The first Europe-bound ex-China freight train traveling via Turkey’s Middle Corridor continued its historic journey after a stop at the Turkish capital of Ankara in the first week of November. Traveling over two continents and ten countries, the train crossed into Europe using Istanbul’s undersea tunnel, the Marmaray.
Turkey, in line with its strategic location between continents and regions, supports the development of regional transportation projects. It is integrating its Middle Corridor initiative with China’s Belt and Road Initiative.
The Trans-Caspian East-West-Middle Corridor Initiative, known simply as the “Middle Corridor”, is the revival of the ancient Silk Road. It begins in Turkey and passes through the Caucasus nations of Georgia and Azerbaijan before crossing the Caspian Sea and traversing Central Asia and terminating in China. Creating a natural synergy with the Belt and Road Initiative, it aims to develop connectivity between the East and the West.
The Middle Corridor is Turkey’s vision of connecting with its civilizational roots in Central Asia. In that sense, pioneering a new trading route through the middle of Eurasia, integrating the Middle Corridor with the Belt and Road initiative is seen as a “win-win” for Turkey.
Compared to the Trans-Siberian Railway, which is also known as the Northern Corridor, the Middle Corridor is a more feasible trade route between Europe and Asia since it is 2,000 kilometers shorter, has more favorable climate conditions, and shortens the travel time by one third compared to the sea route.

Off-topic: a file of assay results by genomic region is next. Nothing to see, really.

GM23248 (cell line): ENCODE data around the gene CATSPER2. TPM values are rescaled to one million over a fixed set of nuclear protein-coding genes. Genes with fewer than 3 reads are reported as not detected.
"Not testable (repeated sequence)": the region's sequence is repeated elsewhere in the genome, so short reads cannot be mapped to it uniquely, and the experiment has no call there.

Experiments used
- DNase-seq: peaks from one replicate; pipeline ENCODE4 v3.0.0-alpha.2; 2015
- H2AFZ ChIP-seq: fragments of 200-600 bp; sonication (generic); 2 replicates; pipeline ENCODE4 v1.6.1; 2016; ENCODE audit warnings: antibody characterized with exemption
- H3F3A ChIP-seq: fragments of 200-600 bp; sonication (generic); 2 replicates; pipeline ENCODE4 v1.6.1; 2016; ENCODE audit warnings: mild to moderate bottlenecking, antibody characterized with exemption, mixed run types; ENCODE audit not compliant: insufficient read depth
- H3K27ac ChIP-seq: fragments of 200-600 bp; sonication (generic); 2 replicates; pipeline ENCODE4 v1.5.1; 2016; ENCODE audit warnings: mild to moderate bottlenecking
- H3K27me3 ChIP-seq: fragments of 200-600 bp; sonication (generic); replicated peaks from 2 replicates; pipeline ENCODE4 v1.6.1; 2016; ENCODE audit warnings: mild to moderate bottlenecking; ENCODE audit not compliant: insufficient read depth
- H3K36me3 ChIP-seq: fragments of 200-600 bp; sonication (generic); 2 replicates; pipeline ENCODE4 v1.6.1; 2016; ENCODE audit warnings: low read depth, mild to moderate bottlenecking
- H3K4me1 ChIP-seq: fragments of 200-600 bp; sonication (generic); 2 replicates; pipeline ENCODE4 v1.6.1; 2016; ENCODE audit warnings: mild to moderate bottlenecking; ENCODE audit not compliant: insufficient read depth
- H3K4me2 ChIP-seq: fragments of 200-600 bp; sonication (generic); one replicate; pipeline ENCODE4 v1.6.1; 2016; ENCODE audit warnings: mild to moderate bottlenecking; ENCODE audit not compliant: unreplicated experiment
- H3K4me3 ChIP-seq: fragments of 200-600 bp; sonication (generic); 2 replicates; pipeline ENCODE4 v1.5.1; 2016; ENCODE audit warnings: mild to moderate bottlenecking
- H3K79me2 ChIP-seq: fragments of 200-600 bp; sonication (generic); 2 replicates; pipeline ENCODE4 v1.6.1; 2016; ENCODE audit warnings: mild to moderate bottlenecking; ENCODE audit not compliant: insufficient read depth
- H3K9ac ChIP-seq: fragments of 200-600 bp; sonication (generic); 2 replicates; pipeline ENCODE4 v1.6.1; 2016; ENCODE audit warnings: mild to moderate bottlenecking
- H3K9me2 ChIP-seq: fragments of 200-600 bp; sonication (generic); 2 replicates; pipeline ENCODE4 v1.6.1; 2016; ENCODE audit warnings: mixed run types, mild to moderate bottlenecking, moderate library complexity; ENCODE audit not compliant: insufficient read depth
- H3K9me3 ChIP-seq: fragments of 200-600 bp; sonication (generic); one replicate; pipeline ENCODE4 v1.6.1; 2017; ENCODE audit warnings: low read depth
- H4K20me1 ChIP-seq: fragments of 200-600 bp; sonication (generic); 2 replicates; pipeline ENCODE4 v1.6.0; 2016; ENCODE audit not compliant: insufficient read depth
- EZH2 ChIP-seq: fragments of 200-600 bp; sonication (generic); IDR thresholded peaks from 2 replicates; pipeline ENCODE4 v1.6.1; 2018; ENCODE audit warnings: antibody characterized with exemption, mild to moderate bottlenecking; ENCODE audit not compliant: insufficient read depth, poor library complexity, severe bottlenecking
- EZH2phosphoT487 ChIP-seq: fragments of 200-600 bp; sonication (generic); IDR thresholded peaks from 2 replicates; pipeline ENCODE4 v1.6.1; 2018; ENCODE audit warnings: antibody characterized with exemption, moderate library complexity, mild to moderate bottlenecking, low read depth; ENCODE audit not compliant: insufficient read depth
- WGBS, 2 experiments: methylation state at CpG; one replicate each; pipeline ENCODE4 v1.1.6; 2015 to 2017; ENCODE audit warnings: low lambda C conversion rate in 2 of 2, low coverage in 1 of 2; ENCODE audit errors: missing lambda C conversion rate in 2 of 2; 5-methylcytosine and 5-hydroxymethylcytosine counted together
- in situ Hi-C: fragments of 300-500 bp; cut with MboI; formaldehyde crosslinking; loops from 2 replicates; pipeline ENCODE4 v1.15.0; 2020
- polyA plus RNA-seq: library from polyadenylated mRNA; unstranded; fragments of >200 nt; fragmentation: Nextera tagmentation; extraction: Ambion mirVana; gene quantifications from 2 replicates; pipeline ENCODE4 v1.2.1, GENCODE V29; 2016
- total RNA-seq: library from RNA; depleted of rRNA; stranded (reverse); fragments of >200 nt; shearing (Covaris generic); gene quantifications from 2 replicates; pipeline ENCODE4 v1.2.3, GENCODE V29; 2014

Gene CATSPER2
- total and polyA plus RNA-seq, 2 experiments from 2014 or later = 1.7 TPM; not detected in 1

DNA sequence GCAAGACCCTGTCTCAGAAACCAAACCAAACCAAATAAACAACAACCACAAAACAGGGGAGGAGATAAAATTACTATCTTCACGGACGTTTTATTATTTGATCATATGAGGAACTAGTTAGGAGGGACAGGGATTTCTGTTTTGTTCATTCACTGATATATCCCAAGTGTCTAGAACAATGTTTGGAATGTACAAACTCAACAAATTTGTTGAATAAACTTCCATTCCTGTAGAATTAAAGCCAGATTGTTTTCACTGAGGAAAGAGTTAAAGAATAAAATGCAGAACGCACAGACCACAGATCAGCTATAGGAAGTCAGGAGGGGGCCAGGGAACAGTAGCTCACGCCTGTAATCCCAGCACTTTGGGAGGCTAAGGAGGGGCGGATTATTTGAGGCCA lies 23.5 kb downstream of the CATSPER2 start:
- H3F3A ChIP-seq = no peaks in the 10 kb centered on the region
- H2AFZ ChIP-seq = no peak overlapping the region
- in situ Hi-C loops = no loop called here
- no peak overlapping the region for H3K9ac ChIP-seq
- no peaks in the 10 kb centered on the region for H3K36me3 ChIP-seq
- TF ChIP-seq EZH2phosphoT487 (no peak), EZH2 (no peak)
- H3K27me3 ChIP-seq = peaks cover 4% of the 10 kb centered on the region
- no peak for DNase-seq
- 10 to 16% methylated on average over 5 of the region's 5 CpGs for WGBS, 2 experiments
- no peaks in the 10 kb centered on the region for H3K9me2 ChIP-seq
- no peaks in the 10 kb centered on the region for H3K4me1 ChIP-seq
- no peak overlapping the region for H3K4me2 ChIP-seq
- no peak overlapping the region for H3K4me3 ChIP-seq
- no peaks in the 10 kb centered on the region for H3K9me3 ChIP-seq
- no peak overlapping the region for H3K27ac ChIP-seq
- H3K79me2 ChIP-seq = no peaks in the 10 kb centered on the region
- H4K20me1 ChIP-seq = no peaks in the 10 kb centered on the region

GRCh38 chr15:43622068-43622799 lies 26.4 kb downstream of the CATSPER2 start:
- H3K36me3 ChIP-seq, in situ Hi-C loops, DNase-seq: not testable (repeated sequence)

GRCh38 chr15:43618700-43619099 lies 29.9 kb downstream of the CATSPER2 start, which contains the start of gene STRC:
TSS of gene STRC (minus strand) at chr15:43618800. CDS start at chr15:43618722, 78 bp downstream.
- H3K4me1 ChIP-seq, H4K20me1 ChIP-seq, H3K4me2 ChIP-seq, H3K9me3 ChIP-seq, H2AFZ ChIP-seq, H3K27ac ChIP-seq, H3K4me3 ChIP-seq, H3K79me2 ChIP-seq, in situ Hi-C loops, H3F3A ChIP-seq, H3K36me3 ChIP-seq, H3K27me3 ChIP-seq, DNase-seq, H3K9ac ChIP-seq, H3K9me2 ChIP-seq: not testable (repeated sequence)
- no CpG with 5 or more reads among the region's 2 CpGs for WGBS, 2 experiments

Furthermore, thanks to the port connections in Turkey, cargo loads from Asia can reach the Middle East, North Africa, and the Mediterranean regions. Thus, when used effectively, the Middle Corridor offers important economic opportunities for the Central Asian countries to benefit from the trade between China and Europe, which is estimated to be worth USD 600 billion annually.
Another important component of the Middle Corridor is the Baku-Tbilisi-Kars Railway (BTK), which was inaugurated in October 2017. Having an initial annual capacity of 1 million passengers and 6.5 million tons of cargo, BTK offers a new perspective for uninterrupted trade between China and Europe.
Furthermore, Turkey is undertaking various projects to revive the historical Silk Road, such as the “Marmaray” undersea rail, the Yavuz Sultan Selim Bridge in İstanbul, the Eurasia Tunnel, and the new İstanbul Airport. The Three-Level Grand Istanbul Tunnel Project in İstanbul, the Çanakkale Strait Bridge project, various rail and motorway projects, and the Filyos, Çandarlı, and Mersin ports are major examples of further ongoing mega projects that will also enhance regional interconnectivity.